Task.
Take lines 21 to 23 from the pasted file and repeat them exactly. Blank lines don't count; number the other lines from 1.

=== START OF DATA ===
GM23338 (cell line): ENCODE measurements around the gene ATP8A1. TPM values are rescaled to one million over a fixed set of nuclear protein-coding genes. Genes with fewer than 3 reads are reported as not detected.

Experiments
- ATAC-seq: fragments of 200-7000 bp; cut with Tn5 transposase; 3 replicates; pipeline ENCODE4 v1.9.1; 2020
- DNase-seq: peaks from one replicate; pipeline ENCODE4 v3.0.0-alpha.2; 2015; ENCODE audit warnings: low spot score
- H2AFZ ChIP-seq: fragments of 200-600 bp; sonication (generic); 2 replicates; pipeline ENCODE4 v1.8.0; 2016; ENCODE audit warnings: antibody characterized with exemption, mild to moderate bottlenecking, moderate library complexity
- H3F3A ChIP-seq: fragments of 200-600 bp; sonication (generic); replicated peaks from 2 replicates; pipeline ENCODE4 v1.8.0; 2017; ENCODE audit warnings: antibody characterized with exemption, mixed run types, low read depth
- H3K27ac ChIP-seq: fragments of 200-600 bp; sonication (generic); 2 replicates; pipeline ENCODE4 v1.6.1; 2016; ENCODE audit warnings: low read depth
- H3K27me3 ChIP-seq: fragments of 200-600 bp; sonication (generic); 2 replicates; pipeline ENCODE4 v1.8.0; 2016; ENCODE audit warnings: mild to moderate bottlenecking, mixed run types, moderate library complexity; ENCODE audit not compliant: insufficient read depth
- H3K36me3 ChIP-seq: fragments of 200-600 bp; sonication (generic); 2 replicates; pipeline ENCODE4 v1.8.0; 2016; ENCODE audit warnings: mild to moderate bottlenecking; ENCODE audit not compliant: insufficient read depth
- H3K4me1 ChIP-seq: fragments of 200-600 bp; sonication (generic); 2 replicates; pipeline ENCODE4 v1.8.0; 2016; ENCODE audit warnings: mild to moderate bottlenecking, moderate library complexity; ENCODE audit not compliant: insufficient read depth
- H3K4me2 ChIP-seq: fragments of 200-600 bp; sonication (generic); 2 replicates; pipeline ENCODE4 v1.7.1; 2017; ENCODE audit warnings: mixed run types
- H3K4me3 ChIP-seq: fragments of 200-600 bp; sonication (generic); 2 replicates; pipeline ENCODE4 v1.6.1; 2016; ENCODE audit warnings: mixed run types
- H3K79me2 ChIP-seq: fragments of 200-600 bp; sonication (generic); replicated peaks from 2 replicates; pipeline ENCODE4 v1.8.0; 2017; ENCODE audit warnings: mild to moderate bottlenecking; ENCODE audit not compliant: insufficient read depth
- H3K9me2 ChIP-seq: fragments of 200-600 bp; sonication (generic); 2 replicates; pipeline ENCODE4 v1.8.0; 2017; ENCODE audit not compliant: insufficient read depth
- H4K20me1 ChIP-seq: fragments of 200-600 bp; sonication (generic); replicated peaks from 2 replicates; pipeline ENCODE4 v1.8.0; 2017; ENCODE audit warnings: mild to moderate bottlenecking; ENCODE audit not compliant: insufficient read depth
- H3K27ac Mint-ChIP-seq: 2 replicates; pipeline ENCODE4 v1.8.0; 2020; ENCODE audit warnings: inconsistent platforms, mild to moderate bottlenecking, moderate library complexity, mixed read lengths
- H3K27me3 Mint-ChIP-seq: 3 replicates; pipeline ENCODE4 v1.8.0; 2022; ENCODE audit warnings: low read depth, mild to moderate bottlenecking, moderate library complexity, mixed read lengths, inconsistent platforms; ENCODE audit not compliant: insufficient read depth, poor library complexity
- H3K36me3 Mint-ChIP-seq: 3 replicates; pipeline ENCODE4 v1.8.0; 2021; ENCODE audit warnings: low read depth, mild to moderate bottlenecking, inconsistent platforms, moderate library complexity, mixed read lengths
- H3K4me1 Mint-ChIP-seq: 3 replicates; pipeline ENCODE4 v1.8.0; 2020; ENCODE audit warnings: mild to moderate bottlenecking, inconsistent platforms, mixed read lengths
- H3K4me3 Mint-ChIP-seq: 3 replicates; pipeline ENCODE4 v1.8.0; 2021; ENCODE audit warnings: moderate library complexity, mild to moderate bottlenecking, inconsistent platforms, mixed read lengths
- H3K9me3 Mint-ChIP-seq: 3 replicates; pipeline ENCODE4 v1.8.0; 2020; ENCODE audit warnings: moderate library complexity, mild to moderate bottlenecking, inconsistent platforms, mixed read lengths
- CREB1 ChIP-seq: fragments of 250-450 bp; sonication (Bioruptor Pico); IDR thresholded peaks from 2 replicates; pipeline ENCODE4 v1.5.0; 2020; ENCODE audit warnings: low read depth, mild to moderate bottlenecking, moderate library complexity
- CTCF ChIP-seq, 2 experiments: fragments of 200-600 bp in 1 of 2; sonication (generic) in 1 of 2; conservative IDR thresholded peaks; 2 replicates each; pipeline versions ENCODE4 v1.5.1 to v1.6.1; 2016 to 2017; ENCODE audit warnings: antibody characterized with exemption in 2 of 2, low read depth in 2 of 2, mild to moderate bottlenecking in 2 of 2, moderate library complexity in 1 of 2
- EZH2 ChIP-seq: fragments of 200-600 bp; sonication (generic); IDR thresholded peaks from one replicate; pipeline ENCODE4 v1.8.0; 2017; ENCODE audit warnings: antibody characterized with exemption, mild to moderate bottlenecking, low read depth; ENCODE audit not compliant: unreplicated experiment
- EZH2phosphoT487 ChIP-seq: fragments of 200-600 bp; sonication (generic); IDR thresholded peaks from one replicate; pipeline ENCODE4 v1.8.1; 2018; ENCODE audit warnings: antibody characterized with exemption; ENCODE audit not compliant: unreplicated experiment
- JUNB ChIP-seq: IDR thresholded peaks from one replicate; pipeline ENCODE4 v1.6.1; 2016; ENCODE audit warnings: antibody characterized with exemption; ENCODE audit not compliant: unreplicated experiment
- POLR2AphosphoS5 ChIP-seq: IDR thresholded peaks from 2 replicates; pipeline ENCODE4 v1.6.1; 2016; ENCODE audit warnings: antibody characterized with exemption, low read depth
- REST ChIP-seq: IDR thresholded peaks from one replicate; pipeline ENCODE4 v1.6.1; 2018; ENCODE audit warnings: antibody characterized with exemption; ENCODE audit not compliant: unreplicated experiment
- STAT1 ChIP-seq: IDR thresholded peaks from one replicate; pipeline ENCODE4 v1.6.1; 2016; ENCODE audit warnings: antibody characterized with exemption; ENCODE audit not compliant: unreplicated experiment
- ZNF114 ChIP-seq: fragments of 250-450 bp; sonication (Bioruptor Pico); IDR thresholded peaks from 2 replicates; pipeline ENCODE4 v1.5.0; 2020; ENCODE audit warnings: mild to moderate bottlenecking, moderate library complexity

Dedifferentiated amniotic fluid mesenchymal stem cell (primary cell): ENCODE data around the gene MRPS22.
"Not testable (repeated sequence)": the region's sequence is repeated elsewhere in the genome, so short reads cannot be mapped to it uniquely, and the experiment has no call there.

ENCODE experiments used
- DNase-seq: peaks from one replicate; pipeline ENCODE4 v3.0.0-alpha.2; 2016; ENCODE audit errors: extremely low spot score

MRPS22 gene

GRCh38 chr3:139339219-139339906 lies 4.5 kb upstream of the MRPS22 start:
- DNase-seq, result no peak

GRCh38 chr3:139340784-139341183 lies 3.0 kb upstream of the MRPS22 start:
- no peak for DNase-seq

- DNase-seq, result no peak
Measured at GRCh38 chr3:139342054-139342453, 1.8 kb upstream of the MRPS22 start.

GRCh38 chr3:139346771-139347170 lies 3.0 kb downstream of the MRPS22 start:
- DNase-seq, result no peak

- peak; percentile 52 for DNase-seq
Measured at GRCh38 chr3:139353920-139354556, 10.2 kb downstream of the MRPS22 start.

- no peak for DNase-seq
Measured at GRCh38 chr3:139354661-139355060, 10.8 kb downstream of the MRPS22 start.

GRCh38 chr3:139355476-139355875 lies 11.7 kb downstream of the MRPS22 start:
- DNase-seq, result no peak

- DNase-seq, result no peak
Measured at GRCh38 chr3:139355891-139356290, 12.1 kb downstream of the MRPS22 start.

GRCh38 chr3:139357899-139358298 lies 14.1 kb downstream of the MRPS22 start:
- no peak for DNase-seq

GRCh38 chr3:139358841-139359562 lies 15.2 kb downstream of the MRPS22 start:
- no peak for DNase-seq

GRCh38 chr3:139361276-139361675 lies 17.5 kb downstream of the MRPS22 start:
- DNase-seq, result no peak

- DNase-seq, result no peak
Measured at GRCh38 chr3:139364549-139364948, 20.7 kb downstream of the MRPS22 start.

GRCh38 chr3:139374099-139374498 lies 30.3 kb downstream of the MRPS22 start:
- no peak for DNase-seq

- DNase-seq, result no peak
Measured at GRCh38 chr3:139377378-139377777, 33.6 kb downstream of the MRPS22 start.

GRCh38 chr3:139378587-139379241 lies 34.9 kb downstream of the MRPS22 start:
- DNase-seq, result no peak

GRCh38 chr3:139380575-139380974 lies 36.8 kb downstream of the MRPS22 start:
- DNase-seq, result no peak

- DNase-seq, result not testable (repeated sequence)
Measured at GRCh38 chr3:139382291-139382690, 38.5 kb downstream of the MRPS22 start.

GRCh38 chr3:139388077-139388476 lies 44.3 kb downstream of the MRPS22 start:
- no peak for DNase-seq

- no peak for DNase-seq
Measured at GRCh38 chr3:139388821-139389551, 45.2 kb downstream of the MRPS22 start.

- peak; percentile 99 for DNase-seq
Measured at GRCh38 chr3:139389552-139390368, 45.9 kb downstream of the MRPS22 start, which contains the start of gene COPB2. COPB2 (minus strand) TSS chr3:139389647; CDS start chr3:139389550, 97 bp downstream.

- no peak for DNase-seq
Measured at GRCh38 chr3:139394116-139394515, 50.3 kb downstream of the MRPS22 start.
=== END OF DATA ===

- H3K9me3 Mint-ChIP-seq: 3 replicates; pipeline ENCODE4 v1.8.0; 2020; ENCODE audit warnings: moderate library complexity, mild to moderate bottlenecking, inconsistent platforms, mixed read lengths
- CREB1 ChIP-seq: fragments of 250-450 bp; sonication (Bioruptor Pico); IDR thresholded peaks from 2 replicates; pipeline ENCODE4 v1.5.0; 2020; ENCODE audit warnings: low read depth, mild to moderate bottlenecking, moderate library complexity
- CTCF ChIP-seq, 2 experiments: fragments of 200-600 bp in 1 of 2; sonication (generic) in 1 of 2; conservative IDR thresholded peaks; 2 replicates each; pipeline versions ENCODE4 v1.5.1 to v1.6.1; 2016 to 2017; ENCODE audit warnings: antibody characterized with exemption in 2 of 2, low read depth in 2 of 2, mild to moderate bottlenecking in 2 of 2, moderate library complexity in 1 of 2